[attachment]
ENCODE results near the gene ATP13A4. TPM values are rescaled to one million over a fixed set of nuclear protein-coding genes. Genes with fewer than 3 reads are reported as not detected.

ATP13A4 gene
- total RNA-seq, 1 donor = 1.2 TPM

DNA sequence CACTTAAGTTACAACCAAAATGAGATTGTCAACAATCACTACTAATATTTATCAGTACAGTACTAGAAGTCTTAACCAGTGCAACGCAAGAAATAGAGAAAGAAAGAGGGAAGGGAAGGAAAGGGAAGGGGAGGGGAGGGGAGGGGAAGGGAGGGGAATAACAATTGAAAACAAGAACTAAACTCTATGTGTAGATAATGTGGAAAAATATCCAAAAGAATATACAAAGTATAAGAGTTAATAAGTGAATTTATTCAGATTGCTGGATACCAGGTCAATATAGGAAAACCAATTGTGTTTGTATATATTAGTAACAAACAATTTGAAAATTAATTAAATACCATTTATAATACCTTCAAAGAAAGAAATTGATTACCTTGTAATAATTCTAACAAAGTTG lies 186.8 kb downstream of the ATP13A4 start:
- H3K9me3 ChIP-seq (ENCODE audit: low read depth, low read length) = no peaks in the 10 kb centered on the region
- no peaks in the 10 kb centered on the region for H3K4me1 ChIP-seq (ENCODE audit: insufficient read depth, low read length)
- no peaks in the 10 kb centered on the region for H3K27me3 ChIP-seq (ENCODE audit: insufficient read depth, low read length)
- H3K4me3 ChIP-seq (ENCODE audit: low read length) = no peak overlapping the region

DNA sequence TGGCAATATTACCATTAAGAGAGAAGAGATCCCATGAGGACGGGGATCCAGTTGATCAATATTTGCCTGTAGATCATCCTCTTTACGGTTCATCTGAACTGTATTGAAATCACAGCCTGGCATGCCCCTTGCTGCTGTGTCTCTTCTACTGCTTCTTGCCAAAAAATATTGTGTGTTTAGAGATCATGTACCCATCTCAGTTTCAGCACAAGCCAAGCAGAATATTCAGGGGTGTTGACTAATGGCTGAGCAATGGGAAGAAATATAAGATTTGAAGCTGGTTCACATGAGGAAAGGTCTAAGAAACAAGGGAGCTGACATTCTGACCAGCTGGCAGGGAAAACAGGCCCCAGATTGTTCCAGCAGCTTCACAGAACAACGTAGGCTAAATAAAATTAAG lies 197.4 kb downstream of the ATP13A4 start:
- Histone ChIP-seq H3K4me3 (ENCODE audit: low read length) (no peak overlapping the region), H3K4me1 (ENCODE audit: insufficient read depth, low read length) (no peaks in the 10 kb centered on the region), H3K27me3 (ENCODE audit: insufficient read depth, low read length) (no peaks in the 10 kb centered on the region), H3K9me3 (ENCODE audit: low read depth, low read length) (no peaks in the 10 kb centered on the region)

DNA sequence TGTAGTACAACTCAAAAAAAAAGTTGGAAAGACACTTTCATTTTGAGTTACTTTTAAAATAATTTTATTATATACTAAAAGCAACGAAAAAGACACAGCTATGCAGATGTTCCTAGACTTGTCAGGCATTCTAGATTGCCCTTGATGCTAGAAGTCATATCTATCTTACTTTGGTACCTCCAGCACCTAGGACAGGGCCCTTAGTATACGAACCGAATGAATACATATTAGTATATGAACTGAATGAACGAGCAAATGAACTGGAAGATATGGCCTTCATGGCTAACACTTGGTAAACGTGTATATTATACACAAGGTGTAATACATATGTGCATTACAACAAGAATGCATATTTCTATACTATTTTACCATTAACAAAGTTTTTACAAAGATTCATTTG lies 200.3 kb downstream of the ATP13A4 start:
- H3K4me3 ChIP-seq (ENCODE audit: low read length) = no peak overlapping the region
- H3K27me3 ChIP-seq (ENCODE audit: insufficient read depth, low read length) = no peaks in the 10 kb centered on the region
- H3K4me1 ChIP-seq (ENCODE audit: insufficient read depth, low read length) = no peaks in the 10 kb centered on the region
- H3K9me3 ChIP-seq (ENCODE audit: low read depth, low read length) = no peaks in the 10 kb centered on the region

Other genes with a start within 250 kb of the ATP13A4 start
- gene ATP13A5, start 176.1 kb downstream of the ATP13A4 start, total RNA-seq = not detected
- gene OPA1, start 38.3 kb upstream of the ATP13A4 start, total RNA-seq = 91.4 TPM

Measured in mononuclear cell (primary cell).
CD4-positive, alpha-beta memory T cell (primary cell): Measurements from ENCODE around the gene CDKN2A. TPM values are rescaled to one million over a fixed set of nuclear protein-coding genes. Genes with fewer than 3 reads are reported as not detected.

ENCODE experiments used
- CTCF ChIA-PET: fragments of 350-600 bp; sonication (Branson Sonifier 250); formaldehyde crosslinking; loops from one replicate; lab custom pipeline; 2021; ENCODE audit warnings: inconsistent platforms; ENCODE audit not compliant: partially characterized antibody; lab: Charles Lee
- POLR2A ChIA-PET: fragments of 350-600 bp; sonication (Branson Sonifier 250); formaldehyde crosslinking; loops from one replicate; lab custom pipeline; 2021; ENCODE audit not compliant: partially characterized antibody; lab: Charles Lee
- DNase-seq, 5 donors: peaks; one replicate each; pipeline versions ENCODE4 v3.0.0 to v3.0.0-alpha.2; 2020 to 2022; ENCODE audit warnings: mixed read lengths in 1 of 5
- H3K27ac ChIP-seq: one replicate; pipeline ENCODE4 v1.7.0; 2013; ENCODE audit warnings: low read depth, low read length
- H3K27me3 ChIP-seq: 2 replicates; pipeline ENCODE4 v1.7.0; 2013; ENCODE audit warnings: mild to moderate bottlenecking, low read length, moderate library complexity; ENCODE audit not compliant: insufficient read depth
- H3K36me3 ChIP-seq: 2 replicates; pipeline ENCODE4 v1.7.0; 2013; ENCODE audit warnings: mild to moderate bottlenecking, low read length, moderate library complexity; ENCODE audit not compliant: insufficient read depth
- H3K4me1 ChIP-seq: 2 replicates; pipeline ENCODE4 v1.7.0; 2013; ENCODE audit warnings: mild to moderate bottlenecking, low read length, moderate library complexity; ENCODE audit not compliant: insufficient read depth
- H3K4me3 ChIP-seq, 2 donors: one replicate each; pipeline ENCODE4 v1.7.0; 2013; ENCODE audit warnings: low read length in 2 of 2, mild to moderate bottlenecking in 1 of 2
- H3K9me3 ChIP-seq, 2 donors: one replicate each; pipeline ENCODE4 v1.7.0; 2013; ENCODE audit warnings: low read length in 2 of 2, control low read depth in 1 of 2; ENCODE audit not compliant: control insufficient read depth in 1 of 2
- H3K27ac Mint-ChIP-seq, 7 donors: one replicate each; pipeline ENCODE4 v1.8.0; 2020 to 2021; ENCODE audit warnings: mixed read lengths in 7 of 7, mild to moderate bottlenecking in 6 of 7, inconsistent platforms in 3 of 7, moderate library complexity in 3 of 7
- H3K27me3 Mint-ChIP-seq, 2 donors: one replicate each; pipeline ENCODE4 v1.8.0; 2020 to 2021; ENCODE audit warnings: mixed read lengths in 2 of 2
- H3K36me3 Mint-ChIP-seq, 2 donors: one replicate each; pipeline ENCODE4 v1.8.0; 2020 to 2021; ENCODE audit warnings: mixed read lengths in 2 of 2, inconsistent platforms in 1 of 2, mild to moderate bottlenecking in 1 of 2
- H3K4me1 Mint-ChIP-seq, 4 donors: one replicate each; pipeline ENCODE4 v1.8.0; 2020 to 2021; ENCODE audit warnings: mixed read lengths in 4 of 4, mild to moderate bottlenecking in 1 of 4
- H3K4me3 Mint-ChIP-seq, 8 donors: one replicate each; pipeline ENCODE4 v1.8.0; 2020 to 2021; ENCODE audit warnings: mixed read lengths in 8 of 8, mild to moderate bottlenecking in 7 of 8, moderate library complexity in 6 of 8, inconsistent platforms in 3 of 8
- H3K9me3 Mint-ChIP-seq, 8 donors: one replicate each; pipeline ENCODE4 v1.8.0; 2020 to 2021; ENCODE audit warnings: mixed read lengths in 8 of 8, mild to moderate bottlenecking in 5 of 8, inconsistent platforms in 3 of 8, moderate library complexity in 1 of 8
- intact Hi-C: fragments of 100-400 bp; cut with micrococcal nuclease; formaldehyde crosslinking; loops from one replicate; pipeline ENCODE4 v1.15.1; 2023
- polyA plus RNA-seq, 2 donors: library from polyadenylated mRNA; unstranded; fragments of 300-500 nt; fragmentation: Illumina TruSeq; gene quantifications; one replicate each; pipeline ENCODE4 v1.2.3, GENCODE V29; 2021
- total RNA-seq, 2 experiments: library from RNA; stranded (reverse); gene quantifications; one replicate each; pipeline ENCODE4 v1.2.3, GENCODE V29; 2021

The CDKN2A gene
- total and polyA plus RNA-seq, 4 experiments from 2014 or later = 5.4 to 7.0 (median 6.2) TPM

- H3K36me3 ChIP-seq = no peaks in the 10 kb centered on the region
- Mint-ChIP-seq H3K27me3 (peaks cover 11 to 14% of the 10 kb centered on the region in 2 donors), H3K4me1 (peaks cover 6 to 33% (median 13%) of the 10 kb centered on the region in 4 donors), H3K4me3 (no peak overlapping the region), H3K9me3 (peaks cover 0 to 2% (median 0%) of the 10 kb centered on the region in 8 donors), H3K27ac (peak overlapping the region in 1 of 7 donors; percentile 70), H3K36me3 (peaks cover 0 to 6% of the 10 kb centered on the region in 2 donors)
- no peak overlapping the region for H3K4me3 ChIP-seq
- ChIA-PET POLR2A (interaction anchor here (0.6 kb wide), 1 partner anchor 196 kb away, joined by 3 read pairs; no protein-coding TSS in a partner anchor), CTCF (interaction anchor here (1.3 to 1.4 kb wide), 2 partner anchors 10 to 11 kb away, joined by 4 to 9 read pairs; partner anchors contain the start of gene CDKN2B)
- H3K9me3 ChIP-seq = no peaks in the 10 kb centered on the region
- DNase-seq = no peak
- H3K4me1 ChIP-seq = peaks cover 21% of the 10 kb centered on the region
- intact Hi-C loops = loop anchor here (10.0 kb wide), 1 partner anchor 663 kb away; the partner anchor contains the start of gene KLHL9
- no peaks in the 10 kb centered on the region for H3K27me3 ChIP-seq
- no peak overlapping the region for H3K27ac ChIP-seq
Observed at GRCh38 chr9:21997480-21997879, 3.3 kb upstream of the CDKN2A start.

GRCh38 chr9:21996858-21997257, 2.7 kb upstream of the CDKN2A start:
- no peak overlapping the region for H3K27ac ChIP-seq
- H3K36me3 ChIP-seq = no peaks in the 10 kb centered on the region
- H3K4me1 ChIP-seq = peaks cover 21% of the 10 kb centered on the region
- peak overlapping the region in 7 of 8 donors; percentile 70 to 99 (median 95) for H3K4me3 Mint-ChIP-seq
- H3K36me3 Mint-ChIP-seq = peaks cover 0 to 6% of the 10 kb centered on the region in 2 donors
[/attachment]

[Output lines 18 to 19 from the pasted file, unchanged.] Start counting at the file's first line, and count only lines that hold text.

- gene OPA1, start 38.3 kb upstream of the ATP13A4 start, total RNA-seq = 91.4 TPM

Measured in mononuclear cell (primary cell).